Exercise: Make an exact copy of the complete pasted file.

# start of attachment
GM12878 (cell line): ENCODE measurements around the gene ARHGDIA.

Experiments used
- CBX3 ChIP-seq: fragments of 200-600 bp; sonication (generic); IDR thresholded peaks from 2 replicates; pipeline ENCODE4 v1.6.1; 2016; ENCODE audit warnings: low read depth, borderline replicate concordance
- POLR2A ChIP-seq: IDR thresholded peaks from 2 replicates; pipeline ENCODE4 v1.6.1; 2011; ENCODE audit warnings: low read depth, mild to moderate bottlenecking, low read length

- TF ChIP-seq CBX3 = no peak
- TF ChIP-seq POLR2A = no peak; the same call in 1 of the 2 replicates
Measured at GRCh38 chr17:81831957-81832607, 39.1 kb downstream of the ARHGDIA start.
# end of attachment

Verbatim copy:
GM12878 (cell line): ENCODE measurements around the gene ARHGDIA.

Experiments used
- CBX3 ChIP-seq: fragments of 200-600 bp; sonication (generic); IDR thresholded peaks from 2 replicates; pipeline ENCODE4 v1.6.1; 2016; ENCODE audit warnings: low read depth, borderline replicate concordance
- POLR2A ChIP-seq: IDR thresholded peaks from 2 replicates; pipeline ENCODE4 v1.6.1; 2011; ENCODE audit warnings: low read depth, mild to moderate bottlenecking, low read length

- TF ChIP-seq CBX3 = no peak
- TF ChIP-seq POLR2A = no peak; the same call in 1 of the 2 replicates
Measured at GRCh38 chr17:81831957-81832607, 39.1 kb downstream of the ARHGDIA start.